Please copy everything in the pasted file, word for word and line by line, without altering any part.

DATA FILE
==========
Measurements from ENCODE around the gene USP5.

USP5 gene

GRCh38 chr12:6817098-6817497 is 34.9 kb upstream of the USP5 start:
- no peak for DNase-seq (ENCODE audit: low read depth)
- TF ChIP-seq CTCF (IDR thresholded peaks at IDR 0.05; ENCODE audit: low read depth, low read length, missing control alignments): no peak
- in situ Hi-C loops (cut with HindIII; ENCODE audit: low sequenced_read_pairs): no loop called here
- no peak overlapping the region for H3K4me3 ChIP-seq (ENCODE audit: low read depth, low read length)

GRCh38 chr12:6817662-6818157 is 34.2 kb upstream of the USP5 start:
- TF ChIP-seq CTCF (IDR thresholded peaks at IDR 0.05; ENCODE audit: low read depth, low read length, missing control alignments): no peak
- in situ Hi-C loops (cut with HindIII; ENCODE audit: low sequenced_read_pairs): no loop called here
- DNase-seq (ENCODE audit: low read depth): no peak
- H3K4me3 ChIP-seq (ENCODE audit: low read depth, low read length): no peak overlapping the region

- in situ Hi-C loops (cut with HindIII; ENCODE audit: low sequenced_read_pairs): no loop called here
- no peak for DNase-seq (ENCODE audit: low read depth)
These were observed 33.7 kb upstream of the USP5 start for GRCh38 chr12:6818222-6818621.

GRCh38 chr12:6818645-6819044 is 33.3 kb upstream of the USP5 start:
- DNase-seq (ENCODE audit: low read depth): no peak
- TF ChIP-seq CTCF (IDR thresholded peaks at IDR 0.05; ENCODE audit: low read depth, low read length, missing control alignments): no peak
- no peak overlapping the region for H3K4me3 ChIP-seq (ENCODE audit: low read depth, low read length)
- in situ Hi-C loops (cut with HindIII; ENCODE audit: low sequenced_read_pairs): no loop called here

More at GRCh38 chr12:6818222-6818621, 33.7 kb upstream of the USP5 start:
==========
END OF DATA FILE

Measurements from ENCODE around the gene USP5.

USP5 gene

GRCh38 chr12:6817098-6817497 is 34.9 kb upstream of the USP5 start:
- no peak for DNase-seq (ENCODE audit: low read depth)
- TF ChIP-seq CTCF (IDR thresholded peaks at IDR 0.05; ENCODE audit: low read depth, low read length, missing control alignments): no peak
- in situ Hi-C loops (cut with HindIII; ENCODE audit: low sequenced_read_pairs): no loop called here
- no peak overlapping the region for H3K4me3 ChIP-seq (ENCODE audit: low read depth, low read length)

GRCh38 chr12:6817662-6818157 is 34.2 kb upstream of the USP5 start:
- TF ChIP-seq CTCF (IDR thresholded peaks at IDR 0.05; ENCODE audit: low read depth, low read length, missing control alignments): no peak
- in situ Hi-C loops (cut with HindIII; ENCODE audit: low sequenced_read_pairs): no loop called here
- DNase-seq (ENCODE audit: low read depth): no peak
- H3K4me3 ChIP-seq (ENCODE audit: low read depth, low read length): no peak overlapping the region

- in situ Hi-C loops (cut with HindIII; ENCODE audit: low sequenced_read_pairs): no loop called here
- no peak for DNase-seq (ENCODE audit: low read depth)
These were observed 33.7 kb upstream of the USP5 start for GRCh38 chr12:6818222-6818621.

GRCh38 chr12:6818645-6819044 is 33.3 kb upstream of the USP5 start:
- DNase-seq (ENCODE audit: low read depth): no peak
- TF ChIP-seq CTCF (IDR thresholded peaks at IDR 0.05; ENCODE audit: low read depth, low read length, missing control alignments): no peak
- no peak overlapping the region for H3K4me3 ChIP-seq (ENCODE audit: low read depth, low read length)
- in situ Hi-C loops (cut with HindIII; ENCODE audit: low sequenced_read_pairs): no loop called here

More at GRCh38 chr12:6818222-6818621, 33.7 kb upstream of the USP5 start: